I won’t bury the lede here though: the main problem is that innovations are gated by era, with each era’s innovations locked behind a minimum year. That has all sorts of knock-on-effects, the most obvious is the duct-tape solution of giving Byzantium primogeniture at game start because otherwise they couldn’t develop it until 1200. But more broadly it shows up in the problem of major cities (Constantinople, but also Baghdad and Cordoba) starting at the development cap with limited ability to expand for decades. Inexplicably the Byzantines start the game having forgotten how to found cities, presumably because – since they have several decades to wait until the second tier of the tech tree unlocks – they needed something to research. Likewise, the early English kingdoms in this system have to start out with minimal centralization and confederate partition with no real ability to much change either for decades or centuries, despite the fact that Alfred the Great (r. 848-899) and his successors seem to have built a remarkably centralized kingdom which wasn’t subject to further fragmentation.
In short, the innovation system cannot handle differential development across the broader Mediterranean well at all, gating some societies out of innovations they fairly clearly had for centuries after they fairly clearly had them. Moreover, the ‘eras’ system imposes a degree of teleological determinism here where knowledge must proceed from fragmenting, decentralized, deurbanized polities towards more coherent, centralized and urbanized ones, but the actual routes that historical polities took through this period were hardly so clear-cut. It is a system that works OK for what were clearly the initial focuses of game development – mostly France, Germany and Scandinavia – but falls apart outside of that frame fairly quickly and cannot handle exceptions even within it. There were areas of honest technological advance in the Middle Ages, but a lot of what ends up in the innovation trees is cultural development, which is hardly so sequential and chronologically rooted as the innovation system implies.
Now if I may engage in a bit of amateur game design, the clear purpose of the era-gating is to prevent players from ‘blitzing’ a handful of powerful late-game innovations early in cultures that historically took centuries for them to develop; primogeniture is the obvious candidate for this kind of ‘tech rush.’ But I suspect as the game’s focus expands with flavor packs, the limitations of this system are going to become more and more apparent, because the sequences here simply don’t make a lot of sense. And I also think just having entirely different tech trees for different cultures is not much of a solution either.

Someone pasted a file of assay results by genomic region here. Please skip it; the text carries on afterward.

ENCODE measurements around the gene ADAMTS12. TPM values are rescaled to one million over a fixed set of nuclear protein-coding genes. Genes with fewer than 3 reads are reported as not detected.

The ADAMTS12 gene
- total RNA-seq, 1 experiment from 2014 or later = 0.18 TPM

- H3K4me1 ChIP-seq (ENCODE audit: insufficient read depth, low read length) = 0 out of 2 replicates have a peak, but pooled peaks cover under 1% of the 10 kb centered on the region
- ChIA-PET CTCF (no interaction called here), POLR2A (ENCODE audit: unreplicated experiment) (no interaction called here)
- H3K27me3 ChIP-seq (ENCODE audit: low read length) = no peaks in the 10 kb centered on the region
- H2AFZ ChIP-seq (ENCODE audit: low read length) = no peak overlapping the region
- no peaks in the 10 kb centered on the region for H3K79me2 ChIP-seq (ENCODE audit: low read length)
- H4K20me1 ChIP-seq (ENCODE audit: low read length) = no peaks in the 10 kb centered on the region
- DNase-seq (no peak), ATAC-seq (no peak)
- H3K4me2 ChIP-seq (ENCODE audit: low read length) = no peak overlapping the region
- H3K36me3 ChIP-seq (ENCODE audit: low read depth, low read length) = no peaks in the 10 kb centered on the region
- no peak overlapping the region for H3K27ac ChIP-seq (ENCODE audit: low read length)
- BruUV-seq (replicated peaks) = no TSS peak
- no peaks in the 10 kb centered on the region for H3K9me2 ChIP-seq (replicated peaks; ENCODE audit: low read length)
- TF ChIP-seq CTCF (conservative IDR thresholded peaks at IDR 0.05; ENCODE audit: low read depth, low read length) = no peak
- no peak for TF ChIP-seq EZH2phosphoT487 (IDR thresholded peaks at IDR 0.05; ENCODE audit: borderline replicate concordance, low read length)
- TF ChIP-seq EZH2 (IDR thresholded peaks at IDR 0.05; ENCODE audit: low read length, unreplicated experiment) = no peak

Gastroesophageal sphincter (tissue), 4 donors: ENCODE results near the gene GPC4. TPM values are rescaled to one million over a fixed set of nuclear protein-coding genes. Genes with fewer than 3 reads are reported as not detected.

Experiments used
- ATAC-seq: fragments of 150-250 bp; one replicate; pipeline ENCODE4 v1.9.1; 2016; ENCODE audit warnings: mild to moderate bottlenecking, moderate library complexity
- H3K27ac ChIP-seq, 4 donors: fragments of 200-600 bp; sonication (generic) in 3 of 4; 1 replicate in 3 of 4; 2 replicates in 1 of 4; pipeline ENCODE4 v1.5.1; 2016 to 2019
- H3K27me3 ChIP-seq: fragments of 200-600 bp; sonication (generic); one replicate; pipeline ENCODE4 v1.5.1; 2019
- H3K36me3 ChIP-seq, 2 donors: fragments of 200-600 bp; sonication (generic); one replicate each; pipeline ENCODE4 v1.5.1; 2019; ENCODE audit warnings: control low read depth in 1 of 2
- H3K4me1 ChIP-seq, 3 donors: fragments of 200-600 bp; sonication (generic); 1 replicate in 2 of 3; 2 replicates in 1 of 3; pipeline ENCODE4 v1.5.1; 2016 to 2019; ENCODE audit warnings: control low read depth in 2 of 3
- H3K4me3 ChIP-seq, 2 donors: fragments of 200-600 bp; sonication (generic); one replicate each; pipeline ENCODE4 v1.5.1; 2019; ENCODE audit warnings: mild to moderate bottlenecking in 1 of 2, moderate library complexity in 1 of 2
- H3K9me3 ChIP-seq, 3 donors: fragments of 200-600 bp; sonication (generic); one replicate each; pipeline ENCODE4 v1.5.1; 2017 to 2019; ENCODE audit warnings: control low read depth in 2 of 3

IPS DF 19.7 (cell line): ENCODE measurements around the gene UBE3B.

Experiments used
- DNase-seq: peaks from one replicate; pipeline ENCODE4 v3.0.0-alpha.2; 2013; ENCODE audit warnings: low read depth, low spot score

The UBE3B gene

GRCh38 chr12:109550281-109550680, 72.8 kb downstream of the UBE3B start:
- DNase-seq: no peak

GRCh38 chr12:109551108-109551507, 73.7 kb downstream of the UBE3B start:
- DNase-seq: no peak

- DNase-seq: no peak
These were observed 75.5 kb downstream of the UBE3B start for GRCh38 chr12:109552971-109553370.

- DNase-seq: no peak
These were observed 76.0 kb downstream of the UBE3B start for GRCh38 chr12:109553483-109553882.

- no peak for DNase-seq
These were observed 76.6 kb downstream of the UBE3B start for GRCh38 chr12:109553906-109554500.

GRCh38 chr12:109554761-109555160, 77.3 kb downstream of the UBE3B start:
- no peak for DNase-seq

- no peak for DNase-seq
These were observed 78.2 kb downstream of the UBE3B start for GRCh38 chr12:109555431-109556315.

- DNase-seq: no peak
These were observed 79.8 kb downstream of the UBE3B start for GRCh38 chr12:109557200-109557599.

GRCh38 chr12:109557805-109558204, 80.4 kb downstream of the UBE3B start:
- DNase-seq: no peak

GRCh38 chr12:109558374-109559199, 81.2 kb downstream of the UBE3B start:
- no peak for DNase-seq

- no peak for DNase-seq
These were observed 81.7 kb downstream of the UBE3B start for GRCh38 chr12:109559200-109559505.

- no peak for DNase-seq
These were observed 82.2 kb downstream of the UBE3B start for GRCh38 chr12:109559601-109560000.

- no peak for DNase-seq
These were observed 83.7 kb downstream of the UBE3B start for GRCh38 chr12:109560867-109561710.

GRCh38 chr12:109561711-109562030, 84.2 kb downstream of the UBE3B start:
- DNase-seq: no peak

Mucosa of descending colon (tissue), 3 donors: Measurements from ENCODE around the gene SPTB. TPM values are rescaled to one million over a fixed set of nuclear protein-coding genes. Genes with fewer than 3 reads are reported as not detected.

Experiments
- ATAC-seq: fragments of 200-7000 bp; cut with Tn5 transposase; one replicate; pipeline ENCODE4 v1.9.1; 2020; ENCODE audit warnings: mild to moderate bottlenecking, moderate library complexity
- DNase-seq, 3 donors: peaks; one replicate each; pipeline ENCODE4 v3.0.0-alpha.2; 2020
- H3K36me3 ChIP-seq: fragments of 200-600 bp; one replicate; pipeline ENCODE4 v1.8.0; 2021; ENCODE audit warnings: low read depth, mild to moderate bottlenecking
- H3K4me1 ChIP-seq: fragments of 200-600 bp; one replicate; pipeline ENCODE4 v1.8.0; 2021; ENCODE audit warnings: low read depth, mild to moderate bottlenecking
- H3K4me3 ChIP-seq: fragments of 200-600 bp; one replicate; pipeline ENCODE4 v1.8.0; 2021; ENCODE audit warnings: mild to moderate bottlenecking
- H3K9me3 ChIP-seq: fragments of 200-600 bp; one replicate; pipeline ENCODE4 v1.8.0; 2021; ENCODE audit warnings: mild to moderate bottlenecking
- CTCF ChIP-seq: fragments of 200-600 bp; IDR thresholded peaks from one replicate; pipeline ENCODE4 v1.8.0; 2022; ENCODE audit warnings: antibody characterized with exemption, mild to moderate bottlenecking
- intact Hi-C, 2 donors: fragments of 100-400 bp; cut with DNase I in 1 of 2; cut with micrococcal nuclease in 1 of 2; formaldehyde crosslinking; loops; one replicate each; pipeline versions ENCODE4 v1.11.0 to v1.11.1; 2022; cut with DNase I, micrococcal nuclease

My own amateur ‘fix’ would be to ditch the year-gating entirely and instead organize innovations the way dynasty legacies are organized – a series of parallel sequences where unlocking each level makes the next available (so a sequential tree). Thus a culture still needs to discover the different succession options in sequence, and needs to figure out how to manage provinces of 25 maximum development before learning how to do so for provinces of 35 development and so on. Then, to prevent (or at least discourage) players from ‘tech rushing’ key technologies, impose a ‘cool down’ of several decades between innovations in the same ‘tree.’ That could be a hard gateway, “you just discovered ‘hereditary rule’ and so must wait 50 years to begin ‘heraldry’” or a soft penalty to consecutive innovations in a single category akin to Heart of Iron IV‘s ahead-of-time research penalty.
Reshaping the system that way would, I think, allow for a better expression of the structures and innovations that some cultures had at the beginning of this period. The design could then also increase innovation development time based on either the number of innovations known or the highest level innovation known, creating a system whereby the less urbanized and centralized polities could ‘catch up’ over time. Constructing innovations as a tree rather than as a time-gated progression also allows for innovations which represent choices, rather than advances, which brings me to my next topic.
On the one hand, one of the strengths of the Crusader Kings series is that it accurately reflects vassalage-system armies as consisting of a ‘retinue of retinues,’ where each aristocratic vassal brings their own retinue and their vassals who in turn bring their retinues and so on until the army is formed. That leads to a fairly distinctive (and sometimes ungainly) army structure which CKIII broadly respects. The units that make up an army in CKIII are each of the levy contributions from either an individual holding or vassal; these can’t be split up, forcing the player to work with occasionally awkward sized units as a consequence of the system.
In addition to those levy units, a ruler also raises their men-at-arms and knights. The former reflect standing or semi-professional warriors, which covers a range of different kinds of full-time combatants on the battlefield. A unit of professional standing infantry fits under this rubric, as would a whole bunch of knights bachelor (unlanded knights) serving in the household or retinue of the king. The ‘knights’ (the term for these fellows is culture dependent) reflect aristocratic courtiers or vassals in the army and the way they function act more like officers than combatants in their own right – they can have a lot of combat power. I like the inclusion of ‘knights’ – the concern here is, I think, to try to reflect the personalistic nature of these armies without putting so many named characters in them that the player loses all track of them. Finally, a ruler can raise mercenaries, which act almost like a ‘bonus’ men-at-arms units.
As a foundation, this is a good system, but it tends to flatten a lot of the variety in military structure between different cultures in this period. In practice, the system fits best post-Carolingian Latin Christendom (again, understandable given the focus of the game); some cultures, like the Byzantine Greeks above, have small bonuses to tweak the system to better represent their armies (Byzantine characters have larger men-at-arms units and smaller levies, reflecting a more professional army), but a lot of other distinctive and important differences are lost.